Teenager from Baguio City earns five figures from her own K-pop café business


“Age doesn’t matter in establishing your own business. Use your time wisely because time is moving very fast and time is precious because you’re 13 right now and maybe in a blink of an eye, you’re 20. You’re an adult na.”

Age is indeed not a hindrance to establish one’s dream business! This teenager from Baguio City proves that with passion and determination, anything is possible!

13-year-old Given Mendoza did not think that her fan-girling would be the way to make her dream business a reality.

“It inspired me to sell because I’m a fan of BTS po. So I started being an ARMY just last year. So, after siguro two months po, I decided to buy three albums. Two for my personal collection and one to sell po. To see if I can earn a profit,” Given told The Philippine STAR.

“I sold it po in less than a week. And then, I saw the potential there that I can sell albums po. So ‘yun po, buy and selling lang po. As a fan, I was sad a little bit kasi, a I have to let go them. ‘Yung ine-earn ko pong profit plus ‘yung investment ko po, I decided to buy more albums po. Ayun po, nabenta po. Paulit-ulit lang po ‘yung cycle niya,” she added.

According to Mommy Juvy, Given started talking about establishing a K-pop-inspired café in the middle of the pandemic.

“Sabi niya, “Ma, I think I wanna use my money now to invest it.” Okay if you think it will go well, go ahead. We will be there for you,” Mommy Juvy shared.

But apparently, it was not the first business of Given. “She did ukay-ukay, she did graphic design online, she’s getting paid $5 like that for a design, and now, this.”

On August 2022, Given opened G’s Kpop Kilig located at a mall in Baguio City. She is now earning five digits from her café with K-pop merch.

Given’s parents said that they did not have any doubt or reservations on Given’s capability to handle a business.

“Nakita ko ‘yung perseverance and consistency niya. Very consistent siya like. I think kasi whatever she touches, whatever she plans, it will go well kasi with all her heart ginagawa niya eh. Hindi siya forced. Like on her own. No doubt talaga,” Mommy Juvy said.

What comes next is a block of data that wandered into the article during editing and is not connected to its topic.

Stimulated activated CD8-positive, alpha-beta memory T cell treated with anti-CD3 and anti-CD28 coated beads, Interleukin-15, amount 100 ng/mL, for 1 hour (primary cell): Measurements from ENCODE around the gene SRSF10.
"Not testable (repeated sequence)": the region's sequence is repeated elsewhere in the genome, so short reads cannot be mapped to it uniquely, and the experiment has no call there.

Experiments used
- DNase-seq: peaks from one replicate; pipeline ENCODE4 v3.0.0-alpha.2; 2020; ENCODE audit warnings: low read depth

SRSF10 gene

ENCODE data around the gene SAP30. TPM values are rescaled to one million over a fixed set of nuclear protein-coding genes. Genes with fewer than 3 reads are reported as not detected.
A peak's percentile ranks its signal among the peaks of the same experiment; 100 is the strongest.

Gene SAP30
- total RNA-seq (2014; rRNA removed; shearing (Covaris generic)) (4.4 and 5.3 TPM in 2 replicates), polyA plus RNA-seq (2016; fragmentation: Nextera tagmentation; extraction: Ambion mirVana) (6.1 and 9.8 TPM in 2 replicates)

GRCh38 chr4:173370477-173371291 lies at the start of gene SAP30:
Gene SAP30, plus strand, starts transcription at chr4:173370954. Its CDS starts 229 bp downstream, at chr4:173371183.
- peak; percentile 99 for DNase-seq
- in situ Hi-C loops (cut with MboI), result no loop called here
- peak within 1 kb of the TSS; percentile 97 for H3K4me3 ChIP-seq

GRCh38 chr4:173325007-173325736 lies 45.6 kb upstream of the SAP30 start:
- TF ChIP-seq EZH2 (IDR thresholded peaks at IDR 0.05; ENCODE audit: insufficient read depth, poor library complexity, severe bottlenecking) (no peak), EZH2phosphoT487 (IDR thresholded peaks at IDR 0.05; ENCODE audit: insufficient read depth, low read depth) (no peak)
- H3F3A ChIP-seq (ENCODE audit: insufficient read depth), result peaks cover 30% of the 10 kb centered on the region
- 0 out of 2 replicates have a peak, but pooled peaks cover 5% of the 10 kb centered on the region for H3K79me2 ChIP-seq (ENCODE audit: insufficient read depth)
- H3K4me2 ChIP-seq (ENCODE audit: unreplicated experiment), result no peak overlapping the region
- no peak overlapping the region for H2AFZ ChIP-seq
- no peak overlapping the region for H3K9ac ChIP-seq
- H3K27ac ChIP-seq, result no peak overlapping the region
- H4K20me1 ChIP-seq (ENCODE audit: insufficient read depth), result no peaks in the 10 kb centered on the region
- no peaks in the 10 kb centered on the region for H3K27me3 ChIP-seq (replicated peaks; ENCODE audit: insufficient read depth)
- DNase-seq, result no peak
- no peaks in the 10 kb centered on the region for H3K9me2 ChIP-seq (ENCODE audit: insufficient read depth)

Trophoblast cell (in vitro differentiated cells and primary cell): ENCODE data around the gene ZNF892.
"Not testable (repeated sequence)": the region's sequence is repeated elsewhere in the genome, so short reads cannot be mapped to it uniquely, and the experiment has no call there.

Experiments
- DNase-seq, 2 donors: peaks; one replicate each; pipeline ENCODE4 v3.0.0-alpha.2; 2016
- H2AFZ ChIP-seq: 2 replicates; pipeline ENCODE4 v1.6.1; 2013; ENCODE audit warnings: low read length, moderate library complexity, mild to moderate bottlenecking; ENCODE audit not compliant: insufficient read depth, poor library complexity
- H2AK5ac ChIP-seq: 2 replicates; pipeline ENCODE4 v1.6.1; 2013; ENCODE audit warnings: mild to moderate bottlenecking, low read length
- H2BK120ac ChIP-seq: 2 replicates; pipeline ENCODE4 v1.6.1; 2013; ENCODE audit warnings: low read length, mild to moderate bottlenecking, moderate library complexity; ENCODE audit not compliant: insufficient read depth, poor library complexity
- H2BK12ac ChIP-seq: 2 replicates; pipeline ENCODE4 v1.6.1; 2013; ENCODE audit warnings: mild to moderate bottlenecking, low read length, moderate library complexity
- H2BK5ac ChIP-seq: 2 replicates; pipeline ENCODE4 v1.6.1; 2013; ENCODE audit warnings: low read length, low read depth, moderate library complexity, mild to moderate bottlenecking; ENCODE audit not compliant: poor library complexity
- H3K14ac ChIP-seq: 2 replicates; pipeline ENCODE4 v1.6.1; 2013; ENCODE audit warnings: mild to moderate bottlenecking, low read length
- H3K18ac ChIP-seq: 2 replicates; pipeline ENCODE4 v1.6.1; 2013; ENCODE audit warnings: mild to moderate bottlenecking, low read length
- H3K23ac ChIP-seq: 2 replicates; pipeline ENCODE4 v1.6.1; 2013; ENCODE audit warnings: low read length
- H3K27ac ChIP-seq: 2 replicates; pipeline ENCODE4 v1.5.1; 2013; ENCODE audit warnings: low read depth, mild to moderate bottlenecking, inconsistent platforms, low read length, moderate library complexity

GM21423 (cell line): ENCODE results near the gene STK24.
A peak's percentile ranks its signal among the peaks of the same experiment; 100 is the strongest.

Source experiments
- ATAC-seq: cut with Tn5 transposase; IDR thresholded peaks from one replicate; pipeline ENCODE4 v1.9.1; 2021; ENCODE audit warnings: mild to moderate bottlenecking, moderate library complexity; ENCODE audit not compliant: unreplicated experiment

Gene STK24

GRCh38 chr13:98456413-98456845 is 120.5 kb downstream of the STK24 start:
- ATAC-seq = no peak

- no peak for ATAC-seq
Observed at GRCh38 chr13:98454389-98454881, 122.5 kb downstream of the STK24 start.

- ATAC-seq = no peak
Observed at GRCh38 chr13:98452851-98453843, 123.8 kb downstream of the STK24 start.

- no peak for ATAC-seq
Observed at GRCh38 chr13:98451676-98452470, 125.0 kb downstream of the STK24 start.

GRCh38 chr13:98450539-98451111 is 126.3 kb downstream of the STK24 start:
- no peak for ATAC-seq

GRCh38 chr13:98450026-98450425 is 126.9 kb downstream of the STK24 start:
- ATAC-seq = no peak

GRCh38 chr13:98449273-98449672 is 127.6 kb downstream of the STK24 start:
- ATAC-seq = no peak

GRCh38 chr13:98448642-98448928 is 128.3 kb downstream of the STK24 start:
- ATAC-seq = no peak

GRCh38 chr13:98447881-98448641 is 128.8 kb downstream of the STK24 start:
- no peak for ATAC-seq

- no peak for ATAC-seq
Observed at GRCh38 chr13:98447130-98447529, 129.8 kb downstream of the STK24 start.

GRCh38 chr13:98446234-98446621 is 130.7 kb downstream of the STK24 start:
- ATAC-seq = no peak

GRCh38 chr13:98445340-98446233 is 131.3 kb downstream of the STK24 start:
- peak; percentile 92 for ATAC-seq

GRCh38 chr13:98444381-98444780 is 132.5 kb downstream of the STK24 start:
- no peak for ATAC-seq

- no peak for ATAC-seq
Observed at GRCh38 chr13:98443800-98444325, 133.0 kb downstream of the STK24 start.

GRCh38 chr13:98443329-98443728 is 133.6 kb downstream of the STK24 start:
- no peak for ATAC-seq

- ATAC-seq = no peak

“She [doesn’t] care if she will earn five pesos, ten pesos. Basta as long as she’s earning and learning, and that’s what’s important naman. Learning,” she added.

Looking back, Mommy Juvy and Daddy Diego said that Given’s childhood speaks well enough on how she handles her finances.

“We are training her from the beginning. Even when she’s getting allowance, even from very early on, 50% always went in the bank. And at first, she’s like, “Ugh. I have to put 50% in the bank?” And then she’s like, “Yeah, I’ll put 50% in the bank. I’ll save it for my future,” Daddy Diego recalled.

“I think I’m always ahead of the future po. Kasi po, I’m also training po na ‘yun po, saving money. Kasi in the future you don’t know what will happen po. Let’s say kuripot po akong kaunti. There’s something I want to buy but I don’t want to at the same time gano’n po. But I’m always asking myself, “Is this a want or a need?” ‘Yun po ‘yung mindset ko po,” Given noted.

Mommy Juvy and Daddy Diego hope that their story will encourage parents to support the business ideas of their children.

“Don’t doubt what your child can do. Believe in what your child can do. And not just believe but support them, push them harder like kung ano man passion nila. Help your kids to understand what the risk is. Push them if you see that they’re passionate about it. Keep encouraging them and let them go,” the proud parents echoed.

Janelle Lorzano
Janelle Lorzano
Janelle Lorzano likes long walks on the seaside and listening to people about their lives. When she isn't writing, she travels and discover new places.